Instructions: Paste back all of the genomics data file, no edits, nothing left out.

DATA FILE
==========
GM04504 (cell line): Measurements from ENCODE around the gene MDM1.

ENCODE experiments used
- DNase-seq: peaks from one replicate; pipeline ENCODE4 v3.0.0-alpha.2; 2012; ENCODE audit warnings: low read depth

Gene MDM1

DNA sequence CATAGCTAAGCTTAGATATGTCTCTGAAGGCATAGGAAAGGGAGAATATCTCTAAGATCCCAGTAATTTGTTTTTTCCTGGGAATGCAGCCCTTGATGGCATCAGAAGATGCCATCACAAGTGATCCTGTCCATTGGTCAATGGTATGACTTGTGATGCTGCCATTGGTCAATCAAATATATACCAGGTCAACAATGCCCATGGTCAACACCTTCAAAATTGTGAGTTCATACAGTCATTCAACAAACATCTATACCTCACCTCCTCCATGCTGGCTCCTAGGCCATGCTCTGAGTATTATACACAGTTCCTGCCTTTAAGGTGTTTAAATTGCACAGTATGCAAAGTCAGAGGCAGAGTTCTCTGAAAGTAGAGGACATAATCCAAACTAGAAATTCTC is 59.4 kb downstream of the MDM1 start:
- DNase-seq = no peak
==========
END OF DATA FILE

GM04504 (cell line): Measurements from ENCODE around the gene MDM1.

ENCODE experiments used
- DNase-seq: peaks from one replicate; pipeline ENCODE4 v3.0.0-alpha.2; 2012; ENCODE audit warnings: low read depth

Gene MDM1

DNA sequence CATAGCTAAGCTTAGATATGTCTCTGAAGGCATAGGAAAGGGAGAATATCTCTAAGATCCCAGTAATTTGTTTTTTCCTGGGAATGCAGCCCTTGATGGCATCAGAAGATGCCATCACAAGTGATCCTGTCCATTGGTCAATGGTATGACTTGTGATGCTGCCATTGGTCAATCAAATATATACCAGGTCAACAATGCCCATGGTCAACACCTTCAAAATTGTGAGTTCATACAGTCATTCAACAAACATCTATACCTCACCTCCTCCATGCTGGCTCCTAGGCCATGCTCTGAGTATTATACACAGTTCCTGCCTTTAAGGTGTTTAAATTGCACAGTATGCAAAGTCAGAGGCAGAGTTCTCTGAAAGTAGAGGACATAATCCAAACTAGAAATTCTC is 59.4 kb downstream of the MDM1 start:
- DNase-seq = no peak